Speaking on the floor of the Senate, Warren said: “If the Federal Reserve can float trillions of dollars to large financial institutions at low interest rates to grow the economy, surely they can float the Department of Education the money to fund our students, keep us competitive, and grow our middle class.”
The proposal drew some blowback from the banking industry. Patrick Sims, a director in policy research at Hamilton Place Strategies, argued a short-term loan from the discount window during a time of crisis is not at all comparable to a long-term student loan.
Sims said that while some people have called for higher rates or penalty rates for banks that access the discount window, the point of the funding is to prevent a liquidity crisis and is not how banks fund themselves over time.
“Using something completely unrelated and feeding into populist animosity toward large banks to increase the sympathy for the student loan body or students in general, it just kind of sounds like a weird way to legislate,” Sims said. “I don’t know if it necessarily helps our student loan situation in the United States today.”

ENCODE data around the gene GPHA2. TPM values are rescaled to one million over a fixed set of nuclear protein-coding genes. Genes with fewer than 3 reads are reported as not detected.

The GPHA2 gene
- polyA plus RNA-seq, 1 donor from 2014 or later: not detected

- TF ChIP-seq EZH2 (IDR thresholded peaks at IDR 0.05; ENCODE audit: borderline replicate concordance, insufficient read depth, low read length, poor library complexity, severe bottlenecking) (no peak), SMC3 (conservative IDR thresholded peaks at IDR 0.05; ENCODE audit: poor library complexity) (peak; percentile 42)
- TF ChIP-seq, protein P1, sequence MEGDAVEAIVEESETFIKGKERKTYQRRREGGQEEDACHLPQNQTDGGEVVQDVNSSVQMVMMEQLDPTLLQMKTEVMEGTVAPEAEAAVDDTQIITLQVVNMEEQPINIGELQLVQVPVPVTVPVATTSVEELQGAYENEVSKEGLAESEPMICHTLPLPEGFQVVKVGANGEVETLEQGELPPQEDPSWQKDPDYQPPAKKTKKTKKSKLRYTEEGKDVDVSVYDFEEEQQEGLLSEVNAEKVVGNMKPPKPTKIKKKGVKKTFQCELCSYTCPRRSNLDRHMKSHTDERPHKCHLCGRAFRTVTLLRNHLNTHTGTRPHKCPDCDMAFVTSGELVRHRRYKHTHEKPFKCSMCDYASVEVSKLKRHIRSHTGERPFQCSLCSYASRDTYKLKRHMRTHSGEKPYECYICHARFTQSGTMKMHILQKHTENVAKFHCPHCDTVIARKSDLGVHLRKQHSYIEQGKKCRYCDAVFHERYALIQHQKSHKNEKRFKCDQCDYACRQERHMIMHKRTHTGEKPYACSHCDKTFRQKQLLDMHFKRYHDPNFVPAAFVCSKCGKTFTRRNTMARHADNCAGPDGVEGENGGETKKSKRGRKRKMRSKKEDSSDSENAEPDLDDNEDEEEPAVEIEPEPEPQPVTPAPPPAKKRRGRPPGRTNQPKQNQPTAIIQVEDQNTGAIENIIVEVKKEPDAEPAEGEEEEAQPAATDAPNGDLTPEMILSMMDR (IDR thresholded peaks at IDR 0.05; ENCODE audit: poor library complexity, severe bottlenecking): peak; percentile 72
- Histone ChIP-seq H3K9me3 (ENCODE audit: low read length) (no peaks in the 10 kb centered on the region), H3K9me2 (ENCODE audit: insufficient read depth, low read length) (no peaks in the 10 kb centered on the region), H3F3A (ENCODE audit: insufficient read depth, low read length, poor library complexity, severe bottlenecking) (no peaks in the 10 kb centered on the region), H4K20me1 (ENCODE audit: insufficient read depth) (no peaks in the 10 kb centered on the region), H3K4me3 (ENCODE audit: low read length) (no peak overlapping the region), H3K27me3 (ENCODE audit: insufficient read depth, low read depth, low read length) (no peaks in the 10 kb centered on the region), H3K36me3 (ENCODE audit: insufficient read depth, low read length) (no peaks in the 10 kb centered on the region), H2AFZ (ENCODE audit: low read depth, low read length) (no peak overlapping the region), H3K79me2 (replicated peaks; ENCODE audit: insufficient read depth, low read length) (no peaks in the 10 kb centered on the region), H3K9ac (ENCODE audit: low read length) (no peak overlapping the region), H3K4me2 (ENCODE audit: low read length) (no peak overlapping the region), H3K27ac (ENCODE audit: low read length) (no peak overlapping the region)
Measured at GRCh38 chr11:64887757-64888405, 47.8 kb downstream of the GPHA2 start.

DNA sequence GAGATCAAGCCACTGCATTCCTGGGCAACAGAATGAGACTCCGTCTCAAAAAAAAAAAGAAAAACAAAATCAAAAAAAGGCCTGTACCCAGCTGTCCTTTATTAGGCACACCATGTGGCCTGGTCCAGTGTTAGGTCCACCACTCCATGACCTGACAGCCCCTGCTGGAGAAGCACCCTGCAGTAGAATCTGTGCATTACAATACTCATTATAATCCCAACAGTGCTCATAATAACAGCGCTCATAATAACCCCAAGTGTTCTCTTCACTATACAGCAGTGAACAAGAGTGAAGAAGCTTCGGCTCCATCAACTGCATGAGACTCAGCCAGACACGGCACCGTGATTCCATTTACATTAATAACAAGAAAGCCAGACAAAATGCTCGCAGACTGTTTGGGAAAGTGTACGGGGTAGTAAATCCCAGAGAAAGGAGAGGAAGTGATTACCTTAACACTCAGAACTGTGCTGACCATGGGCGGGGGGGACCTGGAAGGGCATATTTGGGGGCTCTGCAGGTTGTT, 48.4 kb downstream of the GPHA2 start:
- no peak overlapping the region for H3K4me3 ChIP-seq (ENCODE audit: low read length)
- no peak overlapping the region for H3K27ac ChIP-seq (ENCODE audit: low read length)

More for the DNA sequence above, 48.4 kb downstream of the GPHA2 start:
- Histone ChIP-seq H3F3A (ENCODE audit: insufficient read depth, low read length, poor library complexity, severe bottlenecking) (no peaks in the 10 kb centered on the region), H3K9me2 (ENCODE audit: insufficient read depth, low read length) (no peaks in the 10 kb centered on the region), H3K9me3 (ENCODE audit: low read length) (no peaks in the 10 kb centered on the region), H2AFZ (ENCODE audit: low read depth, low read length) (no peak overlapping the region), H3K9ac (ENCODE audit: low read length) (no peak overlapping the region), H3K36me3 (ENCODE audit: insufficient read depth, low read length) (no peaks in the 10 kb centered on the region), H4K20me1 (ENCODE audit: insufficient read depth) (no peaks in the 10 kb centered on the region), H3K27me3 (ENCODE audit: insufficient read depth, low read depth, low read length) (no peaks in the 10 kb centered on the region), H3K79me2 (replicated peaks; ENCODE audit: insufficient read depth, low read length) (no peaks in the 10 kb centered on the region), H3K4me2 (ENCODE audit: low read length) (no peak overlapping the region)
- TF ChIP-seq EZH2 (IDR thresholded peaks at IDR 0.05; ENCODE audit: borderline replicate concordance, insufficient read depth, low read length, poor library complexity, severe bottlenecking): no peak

Under Warren’s proposal, the Fed would make funds available to the Education Department for one year to make loans to students at the same rate offered to large banks. Warren says the bill would give students relief from high interest rates while giving Congress time to find a long-term solution to the increasing costs of Stafford loans.
Warren noted that large banks can currently borrow from the Fed’s discount window at a rate of about 0.75 percent, but if the rate for new Stafford loans increases — as it is set to do on July 1 — a student borrower seeking a loan this summer will pay almost 7 percent.